The longest baby ever born at the Albany, N.Y., hospital, at least as of May 5, 1926, who grew up to be my strapping father, passed away last Friday morning.
As Mother and I stood at Daddy’s casket Monday morning, Mother repeated his joke to him, which he said on every wedding anniversary until a few years ago when Lewy bodies dementia prevented him from saying much at all: “54 years, married to the wrong woman.” And we laughed.
John Vincent Coulter was of the old school, a man of few words, the un-Oprah, no crying or wearing your heart on your sleeve, and reacting to moments of great sentiment with a joke. Or as we used to call them: men.
When he was moping around the house once, missing my brother who had just gone back to college, he said, “Well, if you had cancer long enough, you’d miss it.”
He’d indicate his feelings about my skirt length by saying, “You look nice, Hart, but you forgot to put on your skirt.”
Of course, he did show strong emotion when The New York Post would run a photo of Teddy Kennedy saying the rosary. I can still see the look of disgust. I saw that face in “How To Read People Like a Book” and it was NOT a good chapter.
Your parents are your whole world when you are a child. You only recognize what is unique about them when you get older and see how the rest of the world diverges from your standard of normality.
So it took me awhile to realize that by telling my friends that Father was an ex-FBI agent and a union-buster whose hobbies included rebuilding Volkswagens and shooting squirrels in our backyard, I was painting the image of a rough Eliot Ness type, rather than the cheerful, funny raconteur they would meet.
Besides being very funny, Father had an absolutely straight moral compass without ever being preachy or judgmental or even telling us in words. He just was good.
He would return to a store if he was given too much change — and this was a man who was so “thrifty,” as we Scots like to say, he told us he wanted to be buried in two cardboard boxes from the A&P rather than pay for a coffin.
When I was bombarded with arguments for baby-killing as a kid, I asked Father about the old chestnut involving a poverty-stricken, unwed teenage girl who gets pregnant. (This was before they added the “impregnated by her own father” part.) Father just said, “I don’t care. If it’s a life, it’s a life.” I’m still waiting to hear an effective counterargument.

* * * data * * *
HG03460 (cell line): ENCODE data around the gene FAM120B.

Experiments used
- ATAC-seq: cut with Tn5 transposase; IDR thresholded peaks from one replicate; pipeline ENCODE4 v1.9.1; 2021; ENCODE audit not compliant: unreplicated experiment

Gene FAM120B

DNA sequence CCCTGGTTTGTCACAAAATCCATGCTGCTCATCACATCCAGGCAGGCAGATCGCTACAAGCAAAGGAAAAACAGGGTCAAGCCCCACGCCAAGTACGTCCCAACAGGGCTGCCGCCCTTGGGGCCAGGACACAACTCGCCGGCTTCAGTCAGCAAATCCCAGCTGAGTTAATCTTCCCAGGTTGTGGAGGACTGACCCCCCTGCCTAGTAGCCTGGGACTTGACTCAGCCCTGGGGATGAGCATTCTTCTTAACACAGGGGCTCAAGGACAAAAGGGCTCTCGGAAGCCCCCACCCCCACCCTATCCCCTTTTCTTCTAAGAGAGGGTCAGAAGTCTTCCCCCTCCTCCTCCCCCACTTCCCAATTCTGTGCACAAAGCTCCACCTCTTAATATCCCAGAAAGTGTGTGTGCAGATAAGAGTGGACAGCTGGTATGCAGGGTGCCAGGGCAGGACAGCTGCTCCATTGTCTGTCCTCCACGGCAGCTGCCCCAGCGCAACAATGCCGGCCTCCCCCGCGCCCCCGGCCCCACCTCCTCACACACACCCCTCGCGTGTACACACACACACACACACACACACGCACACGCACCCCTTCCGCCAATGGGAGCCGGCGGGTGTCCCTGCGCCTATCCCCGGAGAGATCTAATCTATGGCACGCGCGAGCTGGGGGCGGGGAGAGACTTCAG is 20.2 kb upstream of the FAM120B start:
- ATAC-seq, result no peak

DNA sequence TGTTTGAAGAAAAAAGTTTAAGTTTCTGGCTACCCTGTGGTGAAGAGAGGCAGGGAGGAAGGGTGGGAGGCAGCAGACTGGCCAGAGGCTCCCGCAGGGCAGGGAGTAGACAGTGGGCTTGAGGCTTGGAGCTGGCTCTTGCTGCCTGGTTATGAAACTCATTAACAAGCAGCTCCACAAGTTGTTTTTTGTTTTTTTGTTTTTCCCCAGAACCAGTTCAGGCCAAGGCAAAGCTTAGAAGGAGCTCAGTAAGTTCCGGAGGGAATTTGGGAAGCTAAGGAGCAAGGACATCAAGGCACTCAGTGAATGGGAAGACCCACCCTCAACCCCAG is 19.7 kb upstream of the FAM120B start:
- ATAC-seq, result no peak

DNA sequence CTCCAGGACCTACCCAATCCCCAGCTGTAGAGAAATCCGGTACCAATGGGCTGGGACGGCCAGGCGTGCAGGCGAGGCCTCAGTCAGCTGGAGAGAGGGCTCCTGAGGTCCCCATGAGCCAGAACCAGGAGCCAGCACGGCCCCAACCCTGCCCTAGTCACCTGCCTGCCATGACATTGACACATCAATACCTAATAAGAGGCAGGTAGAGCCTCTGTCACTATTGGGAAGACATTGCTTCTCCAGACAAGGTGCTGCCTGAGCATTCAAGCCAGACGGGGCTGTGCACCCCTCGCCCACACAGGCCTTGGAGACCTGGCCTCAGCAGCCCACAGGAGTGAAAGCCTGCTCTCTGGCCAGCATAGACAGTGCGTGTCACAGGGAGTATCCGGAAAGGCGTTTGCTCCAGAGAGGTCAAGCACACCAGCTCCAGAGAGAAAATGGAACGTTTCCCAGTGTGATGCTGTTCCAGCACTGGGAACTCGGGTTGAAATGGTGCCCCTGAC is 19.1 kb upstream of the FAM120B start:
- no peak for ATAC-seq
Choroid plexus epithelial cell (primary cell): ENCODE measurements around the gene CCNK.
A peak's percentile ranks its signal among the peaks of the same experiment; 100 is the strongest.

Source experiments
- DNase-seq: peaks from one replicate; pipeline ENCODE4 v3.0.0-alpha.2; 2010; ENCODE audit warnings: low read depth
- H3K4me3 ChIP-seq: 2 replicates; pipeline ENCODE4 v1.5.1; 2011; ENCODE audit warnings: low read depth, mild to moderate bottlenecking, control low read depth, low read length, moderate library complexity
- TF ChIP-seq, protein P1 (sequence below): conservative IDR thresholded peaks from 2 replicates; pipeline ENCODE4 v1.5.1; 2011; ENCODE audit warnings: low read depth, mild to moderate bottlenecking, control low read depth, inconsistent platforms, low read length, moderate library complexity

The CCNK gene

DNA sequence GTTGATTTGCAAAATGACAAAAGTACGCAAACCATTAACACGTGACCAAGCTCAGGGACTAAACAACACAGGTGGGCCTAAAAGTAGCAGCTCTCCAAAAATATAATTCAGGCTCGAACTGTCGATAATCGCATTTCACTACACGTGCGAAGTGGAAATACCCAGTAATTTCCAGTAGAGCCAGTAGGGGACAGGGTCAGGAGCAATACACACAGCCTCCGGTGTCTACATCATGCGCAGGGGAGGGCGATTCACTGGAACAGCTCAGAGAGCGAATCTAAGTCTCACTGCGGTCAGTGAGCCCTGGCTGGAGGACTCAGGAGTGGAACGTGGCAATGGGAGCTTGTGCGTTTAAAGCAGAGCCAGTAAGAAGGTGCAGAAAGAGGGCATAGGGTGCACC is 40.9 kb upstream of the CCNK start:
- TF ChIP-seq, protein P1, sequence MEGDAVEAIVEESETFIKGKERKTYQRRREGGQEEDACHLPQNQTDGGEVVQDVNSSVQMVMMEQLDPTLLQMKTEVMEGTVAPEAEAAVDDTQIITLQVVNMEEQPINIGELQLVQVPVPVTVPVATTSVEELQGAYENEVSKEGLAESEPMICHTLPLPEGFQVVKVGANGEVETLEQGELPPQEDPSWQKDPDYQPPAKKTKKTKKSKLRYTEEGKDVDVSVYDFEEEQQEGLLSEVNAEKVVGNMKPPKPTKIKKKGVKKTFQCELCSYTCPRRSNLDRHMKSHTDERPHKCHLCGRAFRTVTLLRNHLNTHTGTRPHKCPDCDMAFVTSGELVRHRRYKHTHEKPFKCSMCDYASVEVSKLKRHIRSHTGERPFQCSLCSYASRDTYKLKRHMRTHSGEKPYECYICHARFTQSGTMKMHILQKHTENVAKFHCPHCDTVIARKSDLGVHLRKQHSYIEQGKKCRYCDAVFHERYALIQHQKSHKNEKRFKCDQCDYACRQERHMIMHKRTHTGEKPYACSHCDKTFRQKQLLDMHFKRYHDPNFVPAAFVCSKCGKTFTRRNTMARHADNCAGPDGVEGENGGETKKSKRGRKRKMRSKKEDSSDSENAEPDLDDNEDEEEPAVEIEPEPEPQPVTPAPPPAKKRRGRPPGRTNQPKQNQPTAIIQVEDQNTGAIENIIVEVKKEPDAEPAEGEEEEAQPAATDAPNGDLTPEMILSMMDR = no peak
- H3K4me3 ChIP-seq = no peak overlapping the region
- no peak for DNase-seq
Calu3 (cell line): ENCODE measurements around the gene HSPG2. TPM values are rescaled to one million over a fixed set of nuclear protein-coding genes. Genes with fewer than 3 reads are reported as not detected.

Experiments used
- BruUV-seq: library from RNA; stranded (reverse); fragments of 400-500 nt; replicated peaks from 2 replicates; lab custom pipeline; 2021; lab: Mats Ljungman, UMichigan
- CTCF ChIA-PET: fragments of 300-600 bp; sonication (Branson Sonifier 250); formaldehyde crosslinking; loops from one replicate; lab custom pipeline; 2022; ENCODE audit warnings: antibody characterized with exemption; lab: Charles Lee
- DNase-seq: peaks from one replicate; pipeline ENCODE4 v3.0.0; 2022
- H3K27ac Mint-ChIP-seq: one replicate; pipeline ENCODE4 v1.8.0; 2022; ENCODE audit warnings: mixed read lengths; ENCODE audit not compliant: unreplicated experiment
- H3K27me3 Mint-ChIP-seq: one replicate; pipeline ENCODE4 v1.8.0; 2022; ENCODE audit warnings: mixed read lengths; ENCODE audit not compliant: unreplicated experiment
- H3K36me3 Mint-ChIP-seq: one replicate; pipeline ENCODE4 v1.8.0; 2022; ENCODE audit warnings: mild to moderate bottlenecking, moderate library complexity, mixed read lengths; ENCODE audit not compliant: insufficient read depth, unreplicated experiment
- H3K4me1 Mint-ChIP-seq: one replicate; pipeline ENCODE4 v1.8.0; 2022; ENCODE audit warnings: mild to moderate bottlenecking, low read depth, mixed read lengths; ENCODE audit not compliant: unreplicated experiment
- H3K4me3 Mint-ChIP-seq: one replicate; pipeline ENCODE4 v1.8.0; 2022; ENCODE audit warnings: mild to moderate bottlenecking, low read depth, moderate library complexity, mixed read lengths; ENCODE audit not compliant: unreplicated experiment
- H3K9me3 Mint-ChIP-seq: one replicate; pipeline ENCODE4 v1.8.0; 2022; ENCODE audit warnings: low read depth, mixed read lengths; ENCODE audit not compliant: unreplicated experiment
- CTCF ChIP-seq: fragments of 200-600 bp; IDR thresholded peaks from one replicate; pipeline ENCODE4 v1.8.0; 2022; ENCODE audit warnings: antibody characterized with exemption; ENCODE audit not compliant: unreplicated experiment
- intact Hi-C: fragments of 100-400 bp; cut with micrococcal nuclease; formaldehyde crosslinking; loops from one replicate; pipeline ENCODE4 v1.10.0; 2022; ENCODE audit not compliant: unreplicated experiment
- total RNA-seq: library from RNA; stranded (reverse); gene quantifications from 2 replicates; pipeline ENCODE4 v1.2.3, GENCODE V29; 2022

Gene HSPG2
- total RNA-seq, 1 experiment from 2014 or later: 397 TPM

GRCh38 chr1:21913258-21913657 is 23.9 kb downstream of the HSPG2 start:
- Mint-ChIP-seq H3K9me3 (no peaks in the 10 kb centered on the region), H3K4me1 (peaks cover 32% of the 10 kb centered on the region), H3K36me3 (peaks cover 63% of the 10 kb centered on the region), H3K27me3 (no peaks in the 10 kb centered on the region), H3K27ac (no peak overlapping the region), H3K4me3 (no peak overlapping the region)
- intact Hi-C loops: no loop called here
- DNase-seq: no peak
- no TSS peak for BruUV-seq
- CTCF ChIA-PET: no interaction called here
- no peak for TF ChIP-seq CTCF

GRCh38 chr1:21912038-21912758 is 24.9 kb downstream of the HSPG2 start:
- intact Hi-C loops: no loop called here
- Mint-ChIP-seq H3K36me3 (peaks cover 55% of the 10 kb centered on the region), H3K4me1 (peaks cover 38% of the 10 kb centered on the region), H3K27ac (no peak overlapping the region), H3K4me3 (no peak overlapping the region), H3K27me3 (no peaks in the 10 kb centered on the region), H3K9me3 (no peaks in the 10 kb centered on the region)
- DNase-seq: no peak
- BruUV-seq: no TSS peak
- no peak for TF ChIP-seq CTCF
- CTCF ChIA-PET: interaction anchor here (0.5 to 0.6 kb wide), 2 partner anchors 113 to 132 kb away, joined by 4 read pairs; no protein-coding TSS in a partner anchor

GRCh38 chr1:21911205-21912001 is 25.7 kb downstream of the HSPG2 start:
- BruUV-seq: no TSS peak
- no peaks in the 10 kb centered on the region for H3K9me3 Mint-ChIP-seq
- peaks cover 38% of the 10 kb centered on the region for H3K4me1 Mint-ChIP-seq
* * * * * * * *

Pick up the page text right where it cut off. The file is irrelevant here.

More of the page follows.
Father hated puffery, pomposity, snobbery, fake friendliness, fake anything. Like Kitty’s father in “Anna Karenina,” he could detect a substanceless suitor in a heartbeat. (They were probably the same ones who looked nervous when I told them Father was ex-FBI and liked to shoot squirrels in the backyard.)
He hated unions because of their corrupt leadership, ripping off the members for their own aggrandizement. But he had more respect for genuine working men than anyone I’ve ever known. He was, in short, the molecular opposite of John Edwards.
Father didn’t care what popular opinion was: There was right and wrong. I don’t recall his ever specifically talking about J. Edgar Hoover or Joe McCarthy, but we knew he thought the popular histories were bunk. That’s why “Treason” was dedicated to him, the last book of mine he was able to read.
When Father returned from the war, he used the G.I. Bill to complete college and law school in three years. In order to get to law school quickly, he chose the easiest college major — a major that so impressed him, he told my oldest brother that if he ever took one single course in sociology, Father would cut off his tuition payments.
As a young FBI agent fresh out of law school, one of Father’s first assignments was to investigate job applicants at a uranium enrichment plant, the only suitable land for which was apparently located on some property owned by the then-vice president, Alben Barkley, in Paducah, Ky.
One day, a group of FBI agents saw the beautiful Nell Husbands Martin at lunch with her mother. They asked the waitress for her name and flipped a coin to see who could ask her out first. Father lost the coin toss, so he paid off the other agents. And that’s how Nell became my mother.